Exploring Hydrocarbon Depletion
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Ancien_Opus wrote:Interview Style both sides of the road - "The Oil Age is Over" Matthew David Savinar
All easy to read & understand.
ualdriver wrote:Actually, now that I've read what those above books are about, I guess I should clarify what I'm looking for. I was more looking for books on both side of the "peak oil" issue I guess from a more scientific standpoint. Not books predicting what the future will be like with or without oil.
For example, I was looking at "Hubbert's Peak: The Impending World Oil Shortage" by Deffeyes as an example of a book that illustrates the argument for an impending "peak oil" crisis or something similar (is this book any good?). Then maybe a book that covered this topic from a scientific standpoint that puts this "peak oil" assumption farther off into the future and states why they believe this to be true.
Ancien_Opus wrote:I tend to give such credentials a nod because most lawyers are trained to look into both sides of an argument and then form an opiinon.
bobcousins wrote:Ancien_Opus wrote:I tend to give such credentials a nod because most lawyers are trained to look into both sides of an argument and then form an opiinon.
Are you sure? In my experience lawyers start with the opinion you are paying them to prove, then they gather evidence to support this opinion, and discredit any that doesn't. In that sense, they are no different to anyone else. If you substitute scientist for lawyer I might be more inclined to agree.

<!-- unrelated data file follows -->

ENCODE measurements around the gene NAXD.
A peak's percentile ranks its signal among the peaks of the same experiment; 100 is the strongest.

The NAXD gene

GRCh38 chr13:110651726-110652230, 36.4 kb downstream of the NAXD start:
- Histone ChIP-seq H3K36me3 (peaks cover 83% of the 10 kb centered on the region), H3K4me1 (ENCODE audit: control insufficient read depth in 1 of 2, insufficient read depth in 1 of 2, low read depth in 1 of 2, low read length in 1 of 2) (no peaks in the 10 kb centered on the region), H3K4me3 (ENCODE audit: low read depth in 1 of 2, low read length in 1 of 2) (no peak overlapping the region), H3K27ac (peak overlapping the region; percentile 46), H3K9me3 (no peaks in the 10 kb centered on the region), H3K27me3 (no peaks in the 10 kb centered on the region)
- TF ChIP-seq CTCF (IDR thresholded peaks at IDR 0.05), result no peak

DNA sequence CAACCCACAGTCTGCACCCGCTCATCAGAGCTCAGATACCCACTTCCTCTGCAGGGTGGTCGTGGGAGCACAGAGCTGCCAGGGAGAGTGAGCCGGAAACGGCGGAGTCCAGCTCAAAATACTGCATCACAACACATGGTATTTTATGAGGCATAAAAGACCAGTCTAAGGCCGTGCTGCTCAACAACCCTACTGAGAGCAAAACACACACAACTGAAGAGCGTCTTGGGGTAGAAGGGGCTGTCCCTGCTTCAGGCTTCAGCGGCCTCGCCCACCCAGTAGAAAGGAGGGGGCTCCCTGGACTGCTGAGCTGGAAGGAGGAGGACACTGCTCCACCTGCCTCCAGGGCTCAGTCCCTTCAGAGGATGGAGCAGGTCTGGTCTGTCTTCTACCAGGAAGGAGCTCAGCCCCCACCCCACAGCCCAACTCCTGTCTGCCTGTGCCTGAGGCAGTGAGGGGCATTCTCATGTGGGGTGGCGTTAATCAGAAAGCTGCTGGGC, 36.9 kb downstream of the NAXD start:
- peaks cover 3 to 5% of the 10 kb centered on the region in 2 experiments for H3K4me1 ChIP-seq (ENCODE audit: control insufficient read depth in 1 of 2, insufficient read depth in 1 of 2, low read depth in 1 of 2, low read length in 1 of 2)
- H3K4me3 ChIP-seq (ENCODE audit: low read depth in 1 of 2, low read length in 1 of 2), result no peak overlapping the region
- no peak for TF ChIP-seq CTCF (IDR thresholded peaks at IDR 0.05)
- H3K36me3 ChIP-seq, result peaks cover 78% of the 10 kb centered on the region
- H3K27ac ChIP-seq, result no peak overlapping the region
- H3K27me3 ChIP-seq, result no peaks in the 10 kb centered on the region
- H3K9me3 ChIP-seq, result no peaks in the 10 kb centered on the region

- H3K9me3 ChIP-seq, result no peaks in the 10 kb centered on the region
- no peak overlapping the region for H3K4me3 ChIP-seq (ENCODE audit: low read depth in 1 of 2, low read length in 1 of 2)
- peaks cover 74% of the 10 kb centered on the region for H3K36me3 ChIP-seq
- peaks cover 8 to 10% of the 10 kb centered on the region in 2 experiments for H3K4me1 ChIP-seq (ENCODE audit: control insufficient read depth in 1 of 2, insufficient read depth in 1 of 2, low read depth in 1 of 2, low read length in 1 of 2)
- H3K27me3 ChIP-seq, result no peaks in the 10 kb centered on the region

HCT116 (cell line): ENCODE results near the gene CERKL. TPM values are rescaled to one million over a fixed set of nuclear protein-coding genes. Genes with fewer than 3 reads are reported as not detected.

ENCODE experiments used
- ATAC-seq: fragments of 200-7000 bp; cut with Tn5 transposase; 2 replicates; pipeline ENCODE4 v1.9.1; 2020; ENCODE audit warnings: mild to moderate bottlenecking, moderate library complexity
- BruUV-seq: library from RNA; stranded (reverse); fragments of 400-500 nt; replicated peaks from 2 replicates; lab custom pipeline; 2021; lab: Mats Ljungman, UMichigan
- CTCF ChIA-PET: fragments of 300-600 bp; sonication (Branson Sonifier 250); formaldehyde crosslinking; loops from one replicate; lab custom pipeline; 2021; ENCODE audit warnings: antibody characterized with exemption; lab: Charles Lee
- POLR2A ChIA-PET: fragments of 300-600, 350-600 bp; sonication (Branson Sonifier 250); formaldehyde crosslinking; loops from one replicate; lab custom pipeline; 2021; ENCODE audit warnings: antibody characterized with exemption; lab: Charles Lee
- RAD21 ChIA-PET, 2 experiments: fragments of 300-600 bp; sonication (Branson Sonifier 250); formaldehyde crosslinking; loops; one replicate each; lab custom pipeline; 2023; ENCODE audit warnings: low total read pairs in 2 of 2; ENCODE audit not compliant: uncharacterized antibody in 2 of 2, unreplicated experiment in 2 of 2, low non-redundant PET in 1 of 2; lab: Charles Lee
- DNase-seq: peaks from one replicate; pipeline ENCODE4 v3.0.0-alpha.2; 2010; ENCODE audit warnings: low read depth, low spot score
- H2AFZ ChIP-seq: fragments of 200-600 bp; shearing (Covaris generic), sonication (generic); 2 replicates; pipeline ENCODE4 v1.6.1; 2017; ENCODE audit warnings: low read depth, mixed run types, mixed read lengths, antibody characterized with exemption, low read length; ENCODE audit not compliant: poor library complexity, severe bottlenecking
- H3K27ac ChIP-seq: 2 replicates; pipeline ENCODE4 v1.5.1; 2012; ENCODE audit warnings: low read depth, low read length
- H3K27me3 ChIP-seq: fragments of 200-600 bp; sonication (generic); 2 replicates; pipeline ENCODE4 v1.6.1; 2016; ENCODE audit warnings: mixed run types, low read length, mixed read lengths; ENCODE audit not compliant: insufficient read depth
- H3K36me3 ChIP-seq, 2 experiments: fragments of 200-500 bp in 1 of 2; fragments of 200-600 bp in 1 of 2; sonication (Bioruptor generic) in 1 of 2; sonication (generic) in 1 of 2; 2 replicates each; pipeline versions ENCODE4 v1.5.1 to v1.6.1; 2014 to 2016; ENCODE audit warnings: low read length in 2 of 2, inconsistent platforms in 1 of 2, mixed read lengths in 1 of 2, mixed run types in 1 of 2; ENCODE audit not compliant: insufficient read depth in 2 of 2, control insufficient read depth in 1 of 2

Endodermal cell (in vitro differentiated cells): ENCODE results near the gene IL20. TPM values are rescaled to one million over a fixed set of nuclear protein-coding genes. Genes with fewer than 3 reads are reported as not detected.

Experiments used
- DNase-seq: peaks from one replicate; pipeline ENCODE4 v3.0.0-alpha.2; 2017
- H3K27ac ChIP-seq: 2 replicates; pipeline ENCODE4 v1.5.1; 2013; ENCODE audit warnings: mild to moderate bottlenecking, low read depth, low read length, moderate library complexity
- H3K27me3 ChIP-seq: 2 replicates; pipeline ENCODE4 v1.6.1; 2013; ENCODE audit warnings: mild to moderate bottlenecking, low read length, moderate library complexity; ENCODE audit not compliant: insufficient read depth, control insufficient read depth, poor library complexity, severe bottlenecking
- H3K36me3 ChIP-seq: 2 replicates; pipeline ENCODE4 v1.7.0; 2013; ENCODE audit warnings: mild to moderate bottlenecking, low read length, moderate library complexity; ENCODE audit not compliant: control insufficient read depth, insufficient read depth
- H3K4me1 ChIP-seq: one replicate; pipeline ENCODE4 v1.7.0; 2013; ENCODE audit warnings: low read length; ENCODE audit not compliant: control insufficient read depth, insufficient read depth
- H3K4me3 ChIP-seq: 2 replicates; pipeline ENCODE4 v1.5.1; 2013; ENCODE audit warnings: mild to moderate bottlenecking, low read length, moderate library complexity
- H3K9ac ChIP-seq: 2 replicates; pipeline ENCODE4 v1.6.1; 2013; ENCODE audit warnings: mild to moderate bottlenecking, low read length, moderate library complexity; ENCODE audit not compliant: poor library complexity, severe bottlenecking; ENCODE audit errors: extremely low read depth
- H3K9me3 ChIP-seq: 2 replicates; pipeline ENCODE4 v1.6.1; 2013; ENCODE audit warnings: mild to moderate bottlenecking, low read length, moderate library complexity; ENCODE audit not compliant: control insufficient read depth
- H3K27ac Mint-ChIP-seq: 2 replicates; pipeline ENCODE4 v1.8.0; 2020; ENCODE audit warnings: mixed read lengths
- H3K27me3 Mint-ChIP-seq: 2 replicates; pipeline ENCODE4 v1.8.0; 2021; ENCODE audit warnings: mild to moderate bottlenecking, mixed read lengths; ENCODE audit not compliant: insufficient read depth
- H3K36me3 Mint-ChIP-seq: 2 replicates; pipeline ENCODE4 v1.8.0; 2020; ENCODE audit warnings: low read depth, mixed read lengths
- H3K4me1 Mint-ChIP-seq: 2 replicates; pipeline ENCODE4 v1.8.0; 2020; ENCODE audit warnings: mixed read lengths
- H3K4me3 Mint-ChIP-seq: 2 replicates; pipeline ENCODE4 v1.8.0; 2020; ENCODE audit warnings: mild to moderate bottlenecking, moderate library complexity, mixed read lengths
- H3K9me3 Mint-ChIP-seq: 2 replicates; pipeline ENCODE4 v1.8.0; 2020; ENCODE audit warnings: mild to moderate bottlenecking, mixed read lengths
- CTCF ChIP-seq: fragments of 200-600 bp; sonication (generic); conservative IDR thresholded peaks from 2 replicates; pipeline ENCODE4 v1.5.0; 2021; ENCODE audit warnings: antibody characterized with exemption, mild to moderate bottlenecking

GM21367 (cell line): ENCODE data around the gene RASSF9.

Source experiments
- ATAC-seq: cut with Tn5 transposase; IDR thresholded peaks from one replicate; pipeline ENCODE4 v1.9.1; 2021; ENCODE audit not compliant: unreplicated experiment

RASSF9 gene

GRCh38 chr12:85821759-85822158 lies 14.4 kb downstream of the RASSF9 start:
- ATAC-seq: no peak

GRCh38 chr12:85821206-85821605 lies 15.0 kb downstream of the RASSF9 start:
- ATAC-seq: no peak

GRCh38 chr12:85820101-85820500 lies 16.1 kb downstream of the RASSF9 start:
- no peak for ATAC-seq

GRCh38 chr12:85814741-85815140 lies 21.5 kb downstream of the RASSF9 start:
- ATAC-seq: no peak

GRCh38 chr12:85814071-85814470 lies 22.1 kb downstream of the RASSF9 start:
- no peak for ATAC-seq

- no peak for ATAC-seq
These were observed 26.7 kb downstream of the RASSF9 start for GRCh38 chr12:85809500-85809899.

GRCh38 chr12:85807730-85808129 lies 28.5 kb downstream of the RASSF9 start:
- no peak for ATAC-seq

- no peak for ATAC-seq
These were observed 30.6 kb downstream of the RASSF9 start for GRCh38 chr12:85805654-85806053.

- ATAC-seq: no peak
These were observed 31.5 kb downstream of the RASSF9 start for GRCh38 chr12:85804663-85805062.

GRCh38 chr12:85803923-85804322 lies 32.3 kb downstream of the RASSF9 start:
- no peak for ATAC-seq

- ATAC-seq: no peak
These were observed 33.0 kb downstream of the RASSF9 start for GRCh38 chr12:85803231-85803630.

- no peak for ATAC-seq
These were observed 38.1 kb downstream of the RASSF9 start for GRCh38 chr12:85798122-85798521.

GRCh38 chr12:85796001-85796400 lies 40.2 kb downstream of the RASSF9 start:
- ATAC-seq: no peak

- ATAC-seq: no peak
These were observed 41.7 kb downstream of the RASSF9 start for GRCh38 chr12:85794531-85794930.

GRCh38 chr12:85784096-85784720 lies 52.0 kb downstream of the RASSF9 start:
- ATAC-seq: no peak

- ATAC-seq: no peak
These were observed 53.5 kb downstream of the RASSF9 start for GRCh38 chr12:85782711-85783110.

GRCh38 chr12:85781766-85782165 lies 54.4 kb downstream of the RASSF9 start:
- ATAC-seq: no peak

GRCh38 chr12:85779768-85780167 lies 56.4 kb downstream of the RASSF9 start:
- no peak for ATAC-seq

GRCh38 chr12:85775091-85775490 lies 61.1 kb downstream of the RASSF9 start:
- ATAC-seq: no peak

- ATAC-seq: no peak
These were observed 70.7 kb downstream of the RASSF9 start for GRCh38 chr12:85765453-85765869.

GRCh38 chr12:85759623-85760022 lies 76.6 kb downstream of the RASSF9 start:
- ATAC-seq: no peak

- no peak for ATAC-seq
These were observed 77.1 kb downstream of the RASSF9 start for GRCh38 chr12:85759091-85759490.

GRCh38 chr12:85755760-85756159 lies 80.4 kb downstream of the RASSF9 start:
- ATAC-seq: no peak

ualdriver wrote:OK, I Googled "cera report" and came up with lots of links that reference the report, but I can' seem to find the actual report. Would you mind posting a link where I can read the actual report?
What's the Hirsch report?
Rischard wrote:Why take a swipe at globalization? Because like all mushy concepts, it confuses rather than enlightens. Many people tend to relate it only to economic items, like world trade and capital flows, when there clearly are some other big things going on - such as the planet's population going from 5 billion a decade ago to about 8 billion less than a generation from now. Worse, some people imagine that globalization is dark-suited men getting together every Monday morning in Washington or New York to decide howo best to make money by degrading the environment and promotiong poverty and distress throughout the world. More innocently, most people mix up two things: global changes and the failure to respond correctly to them
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